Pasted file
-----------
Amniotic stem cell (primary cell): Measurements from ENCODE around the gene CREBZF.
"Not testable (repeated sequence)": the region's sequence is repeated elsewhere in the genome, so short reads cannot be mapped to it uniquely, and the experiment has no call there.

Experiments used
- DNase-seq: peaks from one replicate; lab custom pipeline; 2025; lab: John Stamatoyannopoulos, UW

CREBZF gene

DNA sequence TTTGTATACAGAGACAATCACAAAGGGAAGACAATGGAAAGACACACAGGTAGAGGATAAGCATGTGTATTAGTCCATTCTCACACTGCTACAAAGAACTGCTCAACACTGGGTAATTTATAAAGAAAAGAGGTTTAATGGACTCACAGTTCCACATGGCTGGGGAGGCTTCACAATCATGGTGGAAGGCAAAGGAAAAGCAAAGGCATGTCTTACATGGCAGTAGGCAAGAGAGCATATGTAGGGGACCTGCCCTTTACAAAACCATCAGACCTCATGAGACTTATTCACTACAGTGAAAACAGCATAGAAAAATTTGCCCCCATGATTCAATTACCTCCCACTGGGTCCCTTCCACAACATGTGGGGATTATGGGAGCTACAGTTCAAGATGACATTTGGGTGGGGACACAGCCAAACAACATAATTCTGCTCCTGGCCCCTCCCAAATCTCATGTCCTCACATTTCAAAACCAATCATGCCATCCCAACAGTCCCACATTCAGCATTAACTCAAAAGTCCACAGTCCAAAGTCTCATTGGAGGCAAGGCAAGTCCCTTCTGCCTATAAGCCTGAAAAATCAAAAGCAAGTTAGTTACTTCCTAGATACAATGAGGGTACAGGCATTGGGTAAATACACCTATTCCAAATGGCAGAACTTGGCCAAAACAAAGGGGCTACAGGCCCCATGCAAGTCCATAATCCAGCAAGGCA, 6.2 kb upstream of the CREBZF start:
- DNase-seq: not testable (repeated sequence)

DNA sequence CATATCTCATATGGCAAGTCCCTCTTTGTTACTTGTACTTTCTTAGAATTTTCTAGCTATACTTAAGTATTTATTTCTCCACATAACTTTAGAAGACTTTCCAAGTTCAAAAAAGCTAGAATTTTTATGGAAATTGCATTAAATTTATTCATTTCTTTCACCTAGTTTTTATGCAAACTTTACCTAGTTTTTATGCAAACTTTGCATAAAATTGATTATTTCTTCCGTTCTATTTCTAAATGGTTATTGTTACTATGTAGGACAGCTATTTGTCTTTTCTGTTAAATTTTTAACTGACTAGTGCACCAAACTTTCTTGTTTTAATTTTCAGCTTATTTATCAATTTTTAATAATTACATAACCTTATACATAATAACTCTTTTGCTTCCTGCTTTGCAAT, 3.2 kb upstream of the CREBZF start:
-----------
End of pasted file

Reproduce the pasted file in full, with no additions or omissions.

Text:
Amniotic stem cell (primary cell): Measurements from ENCODE around the gene CREBZF.
"Not testable (repeated sequence)": the region's sequence is repeated elsewhere in the genome, so short reads cannot be mapped to it uniquely, and the experiment has no call there.

Experiments used
- DNase-seq: peaks from one replicate; lab custom pipeline; 2025; lab: John Stamatoyannopoulos, UW

CREBZF gene

DNA sequence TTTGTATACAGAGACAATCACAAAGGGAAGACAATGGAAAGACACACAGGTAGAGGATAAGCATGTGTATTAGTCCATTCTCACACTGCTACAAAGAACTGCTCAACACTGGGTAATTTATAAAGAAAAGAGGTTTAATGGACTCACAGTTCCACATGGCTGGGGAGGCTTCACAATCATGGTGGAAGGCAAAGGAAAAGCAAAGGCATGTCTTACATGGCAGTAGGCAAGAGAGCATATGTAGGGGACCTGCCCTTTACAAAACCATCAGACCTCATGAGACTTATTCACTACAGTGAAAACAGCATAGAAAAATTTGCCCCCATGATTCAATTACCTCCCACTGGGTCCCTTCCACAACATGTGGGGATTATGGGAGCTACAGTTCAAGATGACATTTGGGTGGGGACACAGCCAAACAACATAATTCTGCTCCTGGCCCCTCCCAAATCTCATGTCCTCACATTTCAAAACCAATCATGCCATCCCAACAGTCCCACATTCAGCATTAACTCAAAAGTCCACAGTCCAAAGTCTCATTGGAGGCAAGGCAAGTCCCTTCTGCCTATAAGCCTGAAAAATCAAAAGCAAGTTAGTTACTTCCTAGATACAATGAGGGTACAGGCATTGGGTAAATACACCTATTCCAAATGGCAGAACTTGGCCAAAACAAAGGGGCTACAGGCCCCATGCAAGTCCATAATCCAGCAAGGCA, 6.2 kb upstream of the CREBZF start:
- DNase-seq: not testable (repeated sequence)

DNA sequence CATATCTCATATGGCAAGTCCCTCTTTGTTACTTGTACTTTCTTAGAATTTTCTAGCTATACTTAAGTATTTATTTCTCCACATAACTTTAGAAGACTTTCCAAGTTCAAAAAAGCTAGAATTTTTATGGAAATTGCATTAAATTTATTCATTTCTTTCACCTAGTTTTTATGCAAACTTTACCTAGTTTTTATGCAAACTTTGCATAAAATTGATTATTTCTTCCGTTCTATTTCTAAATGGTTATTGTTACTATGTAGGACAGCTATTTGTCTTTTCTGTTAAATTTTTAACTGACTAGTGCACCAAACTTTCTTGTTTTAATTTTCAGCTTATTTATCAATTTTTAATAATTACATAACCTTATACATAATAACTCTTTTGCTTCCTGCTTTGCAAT, 3.2 kb upstream of the CREBZF start: